Tax Court Affirms Application of Section 2036(a) to Family Limited Partnerships
Estate of Abraham 1 was first discussed in the July 2004 issue of this column, 2 after the Tax Court held that the full undiscounted value of real estate transferred by an individual to family limited partnerships was included in her estate under Section 2036(a)(1) because the transfers to the partnerships were subject to an implied agreement that the transferor would be entitled to income and principal from the real estate if needed for her support. 3 The First Circuit has now affirmed the decision of the Tax Court.
Ida Abraham was a widow with four adult children. The property that Mrs. Abraham received from her husband's estate included three parcels of commercial real estate. Mrs. Abraham developed Alzheimer's disease, and one of her daughters became her court-appointed guardian. Litigation arose among three of her children regarding the amount of property that was needed for her support. The litigation was consuming Mrs. Abraham's assets. In order to end this litigation, the three children, each of their respective counsel, and Mrs. Abraham's guardian ad litem entered into a court decree to establish an estate plan for Mrs. Abraham.
The decree directed that three FLPs be created—one for each of Mrs. Abraham's children who participated in the litigation (one son declined any interest in his mother's estate and did not participate in the litigation) and that the three pieces of real estate be placed in the FLPs. The decree also granted authority to the guardian ad litem to gift some of Mrs. Abraham's interests in the FLPs to her three children in order to reduce the estate taxes that would be incurred upon her death. With regard to each of the three FLPs, Mrs. Abraham owned all the stock in the corporate general partner and was a limited partner, and each of the three children received limited partner interests in their respective FLP. The decree also appointed an attorney as limited guardian ad litem with respect to Mrs. Abraham's interest in the FLPs. The decree provided that each child would be entitled to receive income from the FLPs either as a management fee or as a gift from Mrs. Abraham after deducting from the income of the FLPs certain items, including amounts needed in the discretion of the guardian ad litem for Mrs. Abraham's support. The decree provided that support for Mrs. Abraham was to come from the FLPs and that each FLP was to share equally in the amounts needed for Mrs. Abraham's support if the income generated by her separate assets was insufficient for her support.
The decree also authorized annual exclusion gifts of limited partner interests to the three children and their families. According to the decree, the three children would have the right to purchase limited partner interests from Mrs. Abraham. The decree provided that the proceeds from the sale would be held in a revocable trust to be used for Mrs. Abraham's support only if her other assets were insufficient, and the remaining proceeds were to be distributed to “such child or his or her family” upon Mrs. Abraham's death.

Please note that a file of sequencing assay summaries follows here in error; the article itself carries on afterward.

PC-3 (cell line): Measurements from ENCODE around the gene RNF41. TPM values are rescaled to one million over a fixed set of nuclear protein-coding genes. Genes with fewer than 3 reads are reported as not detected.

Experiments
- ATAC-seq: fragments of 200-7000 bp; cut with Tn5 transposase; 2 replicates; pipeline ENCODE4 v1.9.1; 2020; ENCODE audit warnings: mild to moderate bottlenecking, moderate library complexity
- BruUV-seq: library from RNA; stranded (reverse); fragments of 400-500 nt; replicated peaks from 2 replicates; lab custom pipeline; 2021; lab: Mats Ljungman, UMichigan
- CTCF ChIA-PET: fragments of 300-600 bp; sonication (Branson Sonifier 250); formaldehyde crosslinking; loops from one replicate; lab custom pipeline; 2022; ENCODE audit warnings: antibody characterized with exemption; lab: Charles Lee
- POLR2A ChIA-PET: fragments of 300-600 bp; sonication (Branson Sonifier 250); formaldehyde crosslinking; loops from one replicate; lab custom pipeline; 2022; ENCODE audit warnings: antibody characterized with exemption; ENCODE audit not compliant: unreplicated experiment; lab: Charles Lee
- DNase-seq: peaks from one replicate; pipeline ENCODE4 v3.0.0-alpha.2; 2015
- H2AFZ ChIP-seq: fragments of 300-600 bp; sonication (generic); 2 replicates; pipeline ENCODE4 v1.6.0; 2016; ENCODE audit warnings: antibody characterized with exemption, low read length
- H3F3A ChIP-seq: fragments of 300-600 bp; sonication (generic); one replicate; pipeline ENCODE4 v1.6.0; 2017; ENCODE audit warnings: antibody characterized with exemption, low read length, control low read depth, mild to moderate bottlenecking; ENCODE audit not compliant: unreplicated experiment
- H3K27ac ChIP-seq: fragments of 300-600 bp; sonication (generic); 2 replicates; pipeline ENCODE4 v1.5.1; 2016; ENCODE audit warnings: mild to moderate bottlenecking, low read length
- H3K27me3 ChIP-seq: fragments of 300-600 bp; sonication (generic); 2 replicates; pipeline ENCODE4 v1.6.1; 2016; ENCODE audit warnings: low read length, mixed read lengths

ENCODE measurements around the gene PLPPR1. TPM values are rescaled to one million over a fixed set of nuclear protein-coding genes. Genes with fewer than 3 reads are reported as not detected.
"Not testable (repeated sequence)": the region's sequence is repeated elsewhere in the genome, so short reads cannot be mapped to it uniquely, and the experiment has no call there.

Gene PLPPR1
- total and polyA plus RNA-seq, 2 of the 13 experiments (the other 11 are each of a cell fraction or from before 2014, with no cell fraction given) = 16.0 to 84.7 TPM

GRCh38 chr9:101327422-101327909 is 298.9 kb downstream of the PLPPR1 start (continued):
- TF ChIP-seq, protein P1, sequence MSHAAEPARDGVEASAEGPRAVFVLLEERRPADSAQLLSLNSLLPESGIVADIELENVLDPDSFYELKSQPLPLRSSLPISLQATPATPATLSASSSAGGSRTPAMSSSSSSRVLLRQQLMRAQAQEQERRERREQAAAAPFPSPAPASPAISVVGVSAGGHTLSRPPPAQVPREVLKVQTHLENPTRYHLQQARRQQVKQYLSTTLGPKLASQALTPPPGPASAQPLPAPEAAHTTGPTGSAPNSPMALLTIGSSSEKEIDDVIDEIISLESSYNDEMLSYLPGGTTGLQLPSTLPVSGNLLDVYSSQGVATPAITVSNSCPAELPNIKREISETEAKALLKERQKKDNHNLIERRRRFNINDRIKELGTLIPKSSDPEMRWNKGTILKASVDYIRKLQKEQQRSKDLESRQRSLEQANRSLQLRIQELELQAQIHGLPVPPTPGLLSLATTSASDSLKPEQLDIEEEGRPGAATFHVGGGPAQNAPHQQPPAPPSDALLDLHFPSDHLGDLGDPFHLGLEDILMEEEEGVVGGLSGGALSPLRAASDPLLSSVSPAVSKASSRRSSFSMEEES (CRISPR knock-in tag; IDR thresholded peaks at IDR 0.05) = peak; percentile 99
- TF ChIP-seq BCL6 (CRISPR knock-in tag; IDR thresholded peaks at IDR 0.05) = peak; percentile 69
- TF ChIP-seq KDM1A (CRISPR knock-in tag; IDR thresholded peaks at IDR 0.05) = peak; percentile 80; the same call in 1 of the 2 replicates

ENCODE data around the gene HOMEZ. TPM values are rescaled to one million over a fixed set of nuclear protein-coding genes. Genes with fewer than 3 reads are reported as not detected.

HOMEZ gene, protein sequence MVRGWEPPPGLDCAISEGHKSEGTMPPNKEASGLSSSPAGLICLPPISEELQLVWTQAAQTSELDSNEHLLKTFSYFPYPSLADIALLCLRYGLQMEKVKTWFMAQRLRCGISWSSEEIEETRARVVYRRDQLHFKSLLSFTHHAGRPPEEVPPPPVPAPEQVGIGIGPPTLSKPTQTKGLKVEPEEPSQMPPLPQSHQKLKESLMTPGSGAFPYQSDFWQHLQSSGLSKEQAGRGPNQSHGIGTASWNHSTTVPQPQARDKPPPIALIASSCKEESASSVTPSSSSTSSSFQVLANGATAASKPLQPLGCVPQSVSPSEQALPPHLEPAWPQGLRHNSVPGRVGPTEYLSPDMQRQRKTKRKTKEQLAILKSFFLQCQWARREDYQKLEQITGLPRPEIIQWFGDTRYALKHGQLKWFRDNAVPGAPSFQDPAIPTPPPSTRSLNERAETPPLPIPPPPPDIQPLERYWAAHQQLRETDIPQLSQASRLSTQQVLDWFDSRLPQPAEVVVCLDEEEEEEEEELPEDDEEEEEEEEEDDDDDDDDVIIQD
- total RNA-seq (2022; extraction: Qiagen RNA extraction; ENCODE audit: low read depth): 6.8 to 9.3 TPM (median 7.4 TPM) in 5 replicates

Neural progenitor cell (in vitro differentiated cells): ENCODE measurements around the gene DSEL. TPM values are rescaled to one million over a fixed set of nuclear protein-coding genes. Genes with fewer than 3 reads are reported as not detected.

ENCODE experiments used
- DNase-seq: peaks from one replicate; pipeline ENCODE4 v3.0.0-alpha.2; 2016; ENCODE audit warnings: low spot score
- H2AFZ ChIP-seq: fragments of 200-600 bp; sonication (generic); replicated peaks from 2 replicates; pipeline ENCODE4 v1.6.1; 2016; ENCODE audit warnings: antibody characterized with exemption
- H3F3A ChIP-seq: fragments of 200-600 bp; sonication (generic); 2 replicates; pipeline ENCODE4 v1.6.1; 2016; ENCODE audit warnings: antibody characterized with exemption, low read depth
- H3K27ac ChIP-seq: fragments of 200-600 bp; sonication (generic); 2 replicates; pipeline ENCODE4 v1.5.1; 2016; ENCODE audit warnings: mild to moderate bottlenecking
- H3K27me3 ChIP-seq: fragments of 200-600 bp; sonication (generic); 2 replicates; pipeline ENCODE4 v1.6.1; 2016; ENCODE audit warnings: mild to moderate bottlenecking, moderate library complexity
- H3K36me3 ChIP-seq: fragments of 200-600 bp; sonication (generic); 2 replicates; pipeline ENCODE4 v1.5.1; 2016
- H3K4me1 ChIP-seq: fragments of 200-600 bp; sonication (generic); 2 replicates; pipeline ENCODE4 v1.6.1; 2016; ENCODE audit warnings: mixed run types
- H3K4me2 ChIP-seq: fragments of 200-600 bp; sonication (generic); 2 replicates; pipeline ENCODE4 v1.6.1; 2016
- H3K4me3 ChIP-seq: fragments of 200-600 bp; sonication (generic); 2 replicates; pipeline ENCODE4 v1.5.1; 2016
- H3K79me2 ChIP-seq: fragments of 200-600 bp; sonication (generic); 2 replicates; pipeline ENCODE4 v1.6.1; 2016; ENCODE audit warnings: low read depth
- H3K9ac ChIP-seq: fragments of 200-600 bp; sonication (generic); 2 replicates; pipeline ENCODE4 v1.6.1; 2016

The estate plan that was actually established for Mrs. Abraham essentially followed the estate plan agreed to by the parties and set forth in the decree. Unlike the decree, the FLP agreements did not specifically mention any obligation for the support of Mrs. Abraham. After the FLPs were formed, Mrs. Abraham's two daughters on several occasions purchased limited partner interests in their respective FLPs from Mrs. Abraham. The purchase price was deposited not into Mrs. Abraham's account but rather into the account of the FLPs. Also, after the FLPs were formed, the guardian ad litem made gifts to each of the three children and members of their families.
Following the creation of the FLPs and until Mrs. Abraham's death, one of Mrs. Abraham's daughters, as guardian of the person, sent to the guardian ad litem a letter each month setting forth the extent to which Mrs. Abraham's personal income from sources such as Social Security and an annuity could not cover her expenses and demanding that the thee FLPs make up the shortfall. The guardian ad litem paid these shortfalls out of Mrs. Abraham's share of the income of the FLPs. Each month, the guardian ad litem also paid out to the three children their share of the FLP income.
The daughter who was the court-appointed guardian of the person of Mrs. Abraham testified at trial that it was her understanding that all the FLP income from the FLPs would be available to pay Mrs. Abraham's expenses regardless of the children's ownership interests in the FLP, and that the guardian ad litem was obliged to use the overall funds of the FLPs for Mrs. Abraham's support if her personal assets were not sufficient.
The guardian ad litem testified at trial that had Mrs. Abraham's needs increased beyond her share of the FLP income, he would have used for Mrs. Abraham's support the FLP income that was allocated to the other partners. The guardian ad litem also testified at trial that if one of the FLPs had insufficient income, he would have used the income from the other FLPs to make up the shortfall. According to the guardian ad litem, it was his understanding—and that of the three children—that all FLP funds, including FLP funds from the purchase of Mrs. Abraham's limited partner interests, were available for Mrs. Abraham's support.
Following the death of Mrs. Abraham on June 9, 1997, the estate filed an estate tax return and valued her interests in the FLPs by applying a discount to the value of the underlying property for lack of marketability and minority interest. The IRS audited the estate tax return and set aside the value of each FLP as reported by the estate, and included the underlying value of the real estate held by the FLPs as part of Mrs. Abraham's gross estate. The estate filed a petition in the Tax Court and the Tax Court ruled in favor of the IRS. The estate appealed to the First Circuit.
Section 2036(a)(1) provides that a decedent's gross estate includes property transferred by the decedent during his or her life if he or she retained the possession or enjoyment of, or the right to the income from, the transferred property. However, inclusion is not required under Section 2036 if the transfer was pursuant to a bona fide sale for full and adequate consideration.